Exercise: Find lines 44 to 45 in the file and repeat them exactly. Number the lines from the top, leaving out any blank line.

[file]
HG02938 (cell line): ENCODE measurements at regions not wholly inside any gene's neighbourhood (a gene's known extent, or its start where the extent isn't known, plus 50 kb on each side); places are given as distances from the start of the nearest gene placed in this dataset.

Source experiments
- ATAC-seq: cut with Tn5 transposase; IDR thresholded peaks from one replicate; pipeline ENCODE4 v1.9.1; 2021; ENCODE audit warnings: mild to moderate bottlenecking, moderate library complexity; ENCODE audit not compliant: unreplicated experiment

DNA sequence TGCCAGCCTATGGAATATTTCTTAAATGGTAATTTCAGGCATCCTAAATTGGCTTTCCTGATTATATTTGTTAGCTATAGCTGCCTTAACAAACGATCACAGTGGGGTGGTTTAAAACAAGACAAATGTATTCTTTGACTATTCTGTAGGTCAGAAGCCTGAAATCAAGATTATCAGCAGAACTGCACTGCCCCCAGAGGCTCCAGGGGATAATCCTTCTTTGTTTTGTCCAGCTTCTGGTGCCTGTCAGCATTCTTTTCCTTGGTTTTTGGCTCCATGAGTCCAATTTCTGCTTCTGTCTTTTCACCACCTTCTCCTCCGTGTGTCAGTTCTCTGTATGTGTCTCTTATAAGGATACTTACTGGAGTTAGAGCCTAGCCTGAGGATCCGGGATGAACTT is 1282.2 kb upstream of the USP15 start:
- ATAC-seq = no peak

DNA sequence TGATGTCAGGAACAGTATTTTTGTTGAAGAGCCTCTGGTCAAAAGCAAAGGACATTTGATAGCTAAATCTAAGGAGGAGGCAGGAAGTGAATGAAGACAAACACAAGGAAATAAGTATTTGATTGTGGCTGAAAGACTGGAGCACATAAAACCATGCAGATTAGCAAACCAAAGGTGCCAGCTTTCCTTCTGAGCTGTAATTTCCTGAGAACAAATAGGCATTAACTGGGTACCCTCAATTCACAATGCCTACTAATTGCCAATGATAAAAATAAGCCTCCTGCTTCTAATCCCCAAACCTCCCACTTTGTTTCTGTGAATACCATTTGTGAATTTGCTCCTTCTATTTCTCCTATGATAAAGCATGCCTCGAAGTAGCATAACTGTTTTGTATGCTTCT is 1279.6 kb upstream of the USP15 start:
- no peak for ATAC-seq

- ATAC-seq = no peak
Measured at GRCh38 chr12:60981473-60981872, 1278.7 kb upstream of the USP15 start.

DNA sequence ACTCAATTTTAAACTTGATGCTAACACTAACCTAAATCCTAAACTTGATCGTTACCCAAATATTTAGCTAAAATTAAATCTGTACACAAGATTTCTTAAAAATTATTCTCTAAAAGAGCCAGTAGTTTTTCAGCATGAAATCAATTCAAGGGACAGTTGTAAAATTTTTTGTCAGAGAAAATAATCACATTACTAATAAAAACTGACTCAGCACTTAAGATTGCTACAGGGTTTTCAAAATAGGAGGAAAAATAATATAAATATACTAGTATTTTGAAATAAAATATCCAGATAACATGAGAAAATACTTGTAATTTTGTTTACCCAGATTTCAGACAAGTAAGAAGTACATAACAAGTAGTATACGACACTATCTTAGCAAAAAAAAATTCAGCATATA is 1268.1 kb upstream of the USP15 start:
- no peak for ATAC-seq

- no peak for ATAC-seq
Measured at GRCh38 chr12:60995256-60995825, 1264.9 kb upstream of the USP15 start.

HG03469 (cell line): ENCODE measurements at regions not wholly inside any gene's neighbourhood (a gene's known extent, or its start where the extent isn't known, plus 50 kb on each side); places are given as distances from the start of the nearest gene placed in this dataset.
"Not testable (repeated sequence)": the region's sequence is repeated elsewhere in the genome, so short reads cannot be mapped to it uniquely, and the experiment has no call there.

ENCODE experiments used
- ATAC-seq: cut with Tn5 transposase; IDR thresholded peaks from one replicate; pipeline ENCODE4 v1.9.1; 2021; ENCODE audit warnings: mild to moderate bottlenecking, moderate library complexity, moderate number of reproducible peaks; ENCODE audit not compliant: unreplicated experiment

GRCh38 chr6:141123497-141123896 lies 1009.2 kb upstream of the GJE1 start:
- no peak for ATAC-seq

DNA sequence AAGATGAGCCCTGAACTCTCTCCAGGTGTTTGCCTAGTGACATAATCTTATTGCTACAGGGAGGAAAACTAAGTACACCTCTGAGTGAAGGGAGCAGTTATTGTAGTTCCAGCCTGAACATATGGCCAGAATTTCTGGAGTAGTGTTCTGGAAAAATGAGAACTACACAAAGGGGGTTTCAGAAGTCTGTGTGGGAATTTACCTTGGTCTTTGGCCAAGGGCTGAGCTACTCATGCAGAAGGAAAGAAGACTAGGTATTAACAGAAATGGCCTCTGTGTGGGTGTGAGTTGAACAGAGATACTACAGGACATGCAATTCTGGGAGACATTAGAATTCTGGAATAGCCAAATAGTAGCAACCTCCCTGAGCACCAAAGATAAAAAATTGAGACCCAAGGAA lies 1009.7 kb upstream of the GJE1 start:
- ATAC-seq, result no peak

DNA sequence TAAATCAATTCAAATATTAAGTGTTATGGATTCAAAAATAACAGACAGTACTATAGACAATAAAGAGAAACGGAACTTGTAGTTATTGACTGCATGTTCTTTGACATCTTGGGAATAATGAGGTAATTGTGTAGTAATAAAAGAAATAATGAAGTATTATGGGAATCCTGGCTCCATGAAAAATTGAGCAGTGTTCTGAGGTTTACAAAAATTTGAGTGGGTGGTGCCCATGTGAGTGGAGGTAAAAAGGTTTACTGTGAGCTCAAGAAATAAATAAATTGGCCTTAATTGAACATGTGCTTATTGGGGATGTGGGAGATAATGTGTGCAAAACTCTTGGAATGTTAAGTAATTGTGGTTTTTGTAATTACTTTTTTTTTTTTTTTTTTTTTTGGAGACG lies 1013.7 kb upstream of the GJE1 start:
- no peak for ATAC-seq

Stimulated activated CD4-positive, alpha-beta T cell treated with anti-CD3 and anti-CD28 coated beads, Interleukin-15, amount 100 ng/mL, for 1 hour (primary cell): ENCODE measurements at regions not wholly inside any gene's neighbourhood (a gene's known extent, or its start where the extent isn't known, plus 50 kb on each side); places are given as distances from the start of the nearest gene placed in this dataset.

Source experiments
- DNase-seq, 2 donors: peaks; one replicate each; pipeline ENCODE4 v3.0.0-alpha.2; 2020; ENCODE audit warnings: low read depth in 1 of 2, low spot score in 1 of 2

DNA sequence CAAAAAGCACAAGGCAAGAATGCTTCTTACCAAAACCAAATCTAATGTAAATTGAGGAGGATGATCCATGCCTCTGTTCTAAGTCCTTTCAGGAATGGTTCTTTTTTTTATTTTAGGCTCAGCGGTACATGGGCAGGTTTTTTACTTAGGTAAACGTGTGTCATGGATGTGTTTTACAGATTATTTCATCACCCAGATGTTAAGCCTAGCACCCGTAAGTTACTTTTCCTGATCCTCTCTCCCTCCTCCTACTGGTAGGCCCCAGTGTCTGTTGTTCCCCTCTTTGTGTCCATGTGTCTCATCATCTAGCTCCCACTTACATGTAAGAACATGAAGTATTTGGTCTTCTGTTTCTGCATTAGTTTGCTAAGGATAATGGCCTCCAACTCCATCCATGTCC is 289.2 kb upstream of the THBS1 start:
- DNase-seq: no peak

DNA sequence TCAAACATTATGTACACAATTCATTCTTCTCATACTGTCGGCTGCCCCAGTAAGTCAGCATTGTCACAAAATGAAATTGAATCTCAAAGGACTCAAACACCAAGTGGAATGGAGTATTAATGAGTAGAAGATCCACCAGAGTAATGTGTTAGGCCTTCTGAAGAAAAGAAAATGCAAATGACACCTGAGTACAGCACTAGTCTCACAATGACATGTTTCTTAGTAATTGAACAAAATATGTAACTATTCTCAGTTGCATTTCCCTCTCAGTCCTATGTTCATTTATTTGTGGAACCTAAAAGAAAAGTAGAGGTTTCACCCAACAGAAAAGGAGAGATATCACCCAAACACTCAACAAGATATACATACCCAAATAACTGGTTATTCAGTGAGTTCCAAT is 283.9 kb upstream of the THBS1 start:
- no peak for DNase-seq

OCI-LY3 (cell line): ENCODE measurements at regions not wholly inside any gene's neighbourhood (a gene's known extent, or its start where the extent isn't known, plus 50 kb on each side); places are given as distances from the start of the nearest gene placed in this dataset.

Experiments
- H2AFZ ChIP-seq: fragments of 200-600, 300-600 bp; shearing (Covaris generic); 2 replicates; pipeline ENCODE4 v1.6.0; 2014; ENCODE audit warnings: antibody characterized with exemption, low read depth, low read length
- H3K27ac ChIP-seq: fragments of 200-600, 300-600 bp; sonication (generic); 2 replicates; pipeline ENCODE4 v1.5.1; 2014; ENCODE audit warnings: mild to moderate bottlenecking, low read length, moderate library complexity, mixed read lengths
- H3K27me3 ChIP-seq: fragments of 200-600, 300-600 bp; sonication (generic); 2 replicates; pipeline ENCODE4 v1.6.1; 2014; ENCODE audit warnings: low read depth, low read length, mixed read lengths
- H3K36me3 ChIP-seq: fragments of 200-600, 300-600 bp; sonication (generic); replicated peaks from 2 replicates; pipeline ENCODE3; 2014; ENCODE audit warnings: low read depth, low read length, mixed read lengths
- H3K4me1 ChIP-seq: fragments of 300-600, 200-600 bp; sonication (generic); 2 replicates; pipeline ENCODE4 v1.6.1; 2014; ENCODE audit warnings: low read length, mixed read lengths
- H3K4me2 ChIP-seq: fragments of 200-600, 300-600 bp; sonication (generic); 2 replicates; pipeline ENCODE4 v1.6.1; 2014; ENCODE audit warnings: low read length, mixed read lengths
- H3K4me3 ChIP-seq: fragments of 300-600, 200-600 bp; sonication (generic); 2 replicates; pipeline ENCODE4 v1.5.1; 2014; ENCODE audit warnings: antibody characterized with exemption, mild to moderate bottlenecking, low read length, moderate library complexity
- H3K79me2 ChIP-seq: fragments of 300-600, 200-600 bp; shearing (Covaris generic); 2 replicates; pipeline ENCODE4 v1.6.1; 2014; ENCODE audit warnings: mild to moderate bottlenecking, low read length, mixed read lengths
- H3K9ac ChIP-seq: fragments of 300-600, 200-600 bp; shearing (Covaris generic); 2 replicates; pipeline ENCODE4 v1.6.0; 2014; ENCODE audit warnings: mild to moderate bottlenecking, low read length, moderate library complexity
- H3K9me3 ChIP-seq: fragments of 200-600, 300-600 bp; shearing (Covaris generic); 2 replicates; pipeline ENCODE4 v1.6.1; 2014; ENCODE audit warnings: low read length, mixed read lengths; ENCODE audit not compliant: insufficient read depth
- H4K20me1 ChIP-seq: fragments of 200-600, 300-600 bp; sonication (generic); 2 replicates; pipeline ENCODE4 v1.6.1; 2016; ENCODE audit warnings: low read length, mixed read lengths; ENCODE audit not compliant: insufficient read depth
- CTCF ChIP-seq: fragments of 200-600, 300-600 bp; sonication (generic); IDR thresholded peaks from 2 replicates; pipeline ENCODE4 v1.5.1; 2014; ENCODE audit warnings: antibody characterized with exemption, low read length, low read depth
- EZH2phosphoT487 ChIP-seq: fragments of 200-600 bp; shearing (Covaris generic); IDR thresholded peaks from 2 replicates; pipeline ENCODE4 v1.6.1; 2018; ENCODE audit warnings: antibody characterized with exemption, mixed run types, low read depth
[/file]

- CTCF ChIP-seq: fragments of 200-600, 300-600 bp; sonication (generic); IDR thresholded peaks from 2 replicates; pipeline ENCODE4 v1.5.1; 2014; ENCODE audit warnings: antibody characterized with exemption, low read length, low read depth
- EZH2phosphoT487 ChIP-seq: fragments of 200-600 bp; shearing (Covaris generic); IDR thresholded peaks from 2 replicates; pipeline ENCODE4 v1.6.1; 2018; ENCODE audit warnings: antibody characterized with exemption, mixed run types, low read depth